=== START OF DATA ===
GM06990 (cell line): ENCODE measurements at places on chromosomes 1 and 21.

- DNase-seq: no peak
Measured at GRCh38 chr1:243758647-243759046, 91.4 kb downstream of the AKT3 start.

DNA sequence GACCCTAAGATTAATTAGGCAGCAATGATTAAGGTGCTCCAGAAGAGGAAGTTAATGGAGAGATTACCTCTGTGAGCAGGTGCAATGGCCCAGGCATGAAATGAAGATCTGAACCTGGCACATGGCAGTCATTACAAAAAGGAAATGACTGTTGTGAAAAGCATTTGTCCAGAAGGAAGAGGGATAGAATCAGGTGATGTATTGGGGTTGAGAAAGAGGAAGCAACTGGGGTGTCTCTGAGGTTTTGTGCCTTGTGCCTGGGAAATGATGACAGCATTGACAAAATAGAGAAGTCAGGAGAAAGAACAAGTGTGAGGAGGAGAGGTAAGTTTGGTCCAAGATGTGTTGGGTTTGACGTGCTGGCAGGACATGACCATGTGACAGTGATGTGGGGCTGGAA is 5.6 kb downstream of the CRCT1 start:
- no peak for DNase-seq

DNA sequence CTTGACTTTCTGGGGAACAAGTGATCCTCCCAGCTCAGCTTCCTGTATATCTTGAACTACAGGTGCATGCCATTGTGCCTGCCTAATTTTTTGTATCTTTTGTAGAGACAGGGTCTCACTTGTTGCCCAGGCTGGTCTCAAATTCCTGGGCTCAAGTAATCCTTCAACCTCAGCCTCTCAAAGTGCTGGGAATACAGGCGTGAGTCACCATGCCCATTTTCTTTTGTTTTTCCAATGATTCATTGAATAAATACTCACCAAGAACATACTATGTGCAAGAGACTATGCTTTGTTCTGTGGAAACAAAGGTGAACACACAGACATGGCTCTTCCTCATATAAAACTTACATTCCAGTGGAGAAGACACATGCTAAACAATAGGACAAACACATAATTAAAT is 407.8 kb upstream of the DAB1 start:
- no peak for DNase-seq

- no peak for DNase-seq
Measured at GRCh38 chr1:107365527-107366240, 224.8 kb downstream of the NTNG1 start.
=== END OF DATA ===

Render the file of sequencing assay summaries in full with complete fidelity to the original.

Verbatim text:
GM06990 (cell line): ENCODE measurements at places on chromosomes 1 and 21.

- DNase-seq: no peak
Measured at GRCh38 chr1:243758647-243759046, 91.4 kb downstream of the AKT3 start.

DNA sequence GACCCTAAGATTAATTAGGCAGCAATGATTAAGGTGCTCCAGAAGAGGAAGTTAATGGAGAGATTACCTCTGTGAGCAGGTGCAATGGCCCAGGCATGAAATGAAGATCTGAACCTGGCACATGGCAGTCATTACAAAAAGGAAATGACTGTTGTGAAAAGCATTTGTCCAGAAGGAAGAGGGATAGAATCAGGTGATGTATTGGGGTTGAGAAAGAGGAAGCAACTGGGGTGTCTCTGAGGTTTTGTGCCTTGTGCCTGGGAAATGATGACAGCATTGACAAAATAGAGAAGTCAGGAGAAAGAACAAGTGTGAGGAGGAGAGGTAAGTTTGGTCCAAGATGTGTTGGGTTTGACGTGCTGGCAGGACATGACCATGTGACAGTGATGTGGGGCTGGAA is 5.6 kb downstream of the CRCT1 start:
- no peak for DNase-seq

DNA sequence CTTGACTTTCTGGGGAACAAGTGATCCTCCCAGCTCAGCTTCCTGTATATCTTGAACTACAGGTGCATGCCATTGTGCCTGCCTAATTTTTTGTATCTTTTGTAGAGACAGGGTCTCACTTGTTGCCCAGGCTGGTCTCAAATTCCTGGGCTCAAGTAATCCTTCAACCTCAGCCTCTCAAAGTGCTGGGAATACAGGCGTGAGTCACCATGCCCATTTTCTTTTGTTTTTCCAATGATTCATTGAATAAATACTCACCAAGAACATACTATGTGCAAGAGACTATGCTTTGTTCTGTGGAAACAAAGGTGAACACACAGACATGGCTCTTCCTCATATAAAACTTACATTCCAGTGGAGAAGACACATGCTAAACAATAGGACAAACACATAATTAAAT is 407.8 kb upstream of the DAB1 start:
- no peak for DNase-seq

- no peak for DNase-seq
Measured at GRCh38 chr1:107365527-107366240, 224.8 kb downstream of the NTNG1 start.